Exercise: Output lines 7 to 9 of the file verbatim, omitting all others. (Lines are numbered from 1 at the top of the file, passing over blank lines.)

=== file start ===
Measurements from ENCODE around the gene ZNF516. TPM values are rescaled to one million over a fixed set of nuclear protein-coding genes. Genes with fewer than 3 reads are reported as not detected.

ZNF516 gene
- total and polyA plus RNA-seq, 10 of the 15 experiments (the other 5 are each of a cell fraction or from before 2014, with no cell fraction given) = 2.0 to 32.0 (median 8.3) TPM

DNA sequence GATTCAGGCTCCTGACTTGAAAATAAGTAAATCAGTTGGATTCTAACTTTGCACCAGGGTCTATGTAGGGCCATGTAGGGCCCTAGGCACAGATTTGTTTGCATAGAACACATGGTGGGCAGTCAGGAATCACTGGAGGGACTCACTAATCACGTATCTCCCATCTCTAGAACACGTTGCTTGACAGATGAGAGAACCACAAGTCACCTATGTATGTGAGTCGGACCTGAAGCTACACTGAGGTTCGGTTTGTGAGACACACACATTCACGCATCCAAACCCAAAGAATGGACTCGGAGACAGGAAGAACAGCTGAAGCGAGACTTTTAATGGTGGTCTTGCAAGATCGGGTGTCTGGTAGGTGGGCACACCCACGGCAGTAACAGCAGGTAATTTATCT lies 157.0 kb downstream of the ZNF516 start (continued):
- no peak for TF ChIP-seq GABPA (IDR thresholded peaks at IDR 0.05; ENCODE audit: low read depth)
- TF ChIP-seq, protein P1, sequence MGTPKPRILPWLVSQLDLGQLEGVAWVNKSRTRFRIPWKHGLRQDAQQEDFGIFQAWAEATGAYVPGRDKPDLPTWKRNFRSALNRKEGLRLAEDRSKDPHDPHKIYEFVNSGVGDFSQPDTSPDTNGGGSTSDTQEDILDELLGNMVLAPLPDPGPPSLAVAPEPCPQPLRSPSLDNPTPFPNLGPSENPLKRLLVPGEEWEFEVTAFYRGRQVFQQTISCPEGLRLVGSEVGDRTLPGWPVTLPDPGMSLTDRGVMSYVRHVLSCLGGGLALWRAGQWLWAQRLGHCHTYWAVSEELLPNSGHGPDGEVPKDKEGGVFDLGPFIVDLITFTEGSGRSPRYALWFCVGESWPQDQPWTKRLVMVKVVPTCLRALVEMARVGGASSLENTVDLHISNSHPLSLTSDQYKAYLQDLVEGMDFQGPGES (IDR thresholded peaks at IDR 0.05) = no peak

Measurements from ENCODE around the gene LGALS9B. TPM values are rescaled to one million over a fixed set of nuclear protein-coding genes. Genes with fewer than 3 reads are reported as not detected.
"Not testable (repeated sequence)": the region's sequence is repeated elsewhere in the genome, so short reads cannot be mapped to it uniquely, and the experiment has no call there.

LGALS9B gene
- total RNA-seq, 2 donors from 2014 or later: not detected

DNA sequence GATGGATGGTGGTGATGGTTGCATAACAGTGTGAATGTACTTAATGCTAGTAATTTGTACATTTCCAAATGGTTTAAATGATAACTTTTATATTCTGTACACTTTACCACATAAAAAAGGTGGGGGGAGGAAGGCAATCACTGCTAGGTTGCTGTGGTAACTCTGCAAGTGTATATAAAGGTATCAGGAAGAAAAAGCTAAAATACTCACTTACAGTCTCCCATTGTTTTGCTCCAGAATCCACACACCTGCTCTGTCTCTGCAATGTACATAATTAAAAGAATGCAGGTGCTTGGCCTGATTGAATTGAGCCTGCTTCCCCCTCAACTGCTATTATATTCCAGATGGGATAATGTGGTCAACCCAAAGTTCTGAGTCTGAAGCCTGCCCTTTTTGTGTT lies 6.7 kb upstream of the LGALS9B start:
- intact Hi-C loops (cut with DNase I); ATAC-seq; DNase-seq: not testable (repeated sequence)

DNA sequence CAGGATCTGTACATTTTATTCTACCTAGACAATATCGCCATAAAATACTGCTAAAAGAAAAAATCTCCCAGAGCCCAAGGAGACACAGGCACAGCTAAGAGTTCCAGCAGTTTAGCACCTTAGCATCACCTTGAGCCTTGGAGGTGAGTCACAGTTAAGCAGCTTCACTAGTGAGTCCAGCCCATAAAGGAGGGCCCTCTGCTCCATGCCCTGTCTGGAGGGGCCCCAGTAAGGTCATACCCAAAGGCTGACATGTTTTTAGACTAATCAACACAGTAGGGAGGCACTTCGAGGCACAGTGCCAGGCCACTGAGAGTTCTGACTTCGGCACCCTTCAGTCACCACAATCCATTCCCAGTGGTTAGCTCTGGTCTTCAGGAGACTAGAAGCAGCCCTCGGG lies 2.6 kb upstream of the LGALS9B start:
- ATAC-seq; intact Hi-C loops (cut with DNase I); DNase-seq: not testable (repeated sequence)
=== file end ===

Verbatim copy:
Measurements from ENCODE around the gene LGALS9B. TPM values are rescaled to one million over a fixed set of nuclear protein-coding genes. Genes with fewer than 3 reads are reported as not detected.
"Not testable (repeated sequence)": the region's sequence is repeated elsewhere in the genome, so short reads cannot be mapped to it uniquely, and the experiment has no call there.

LGALS9B gene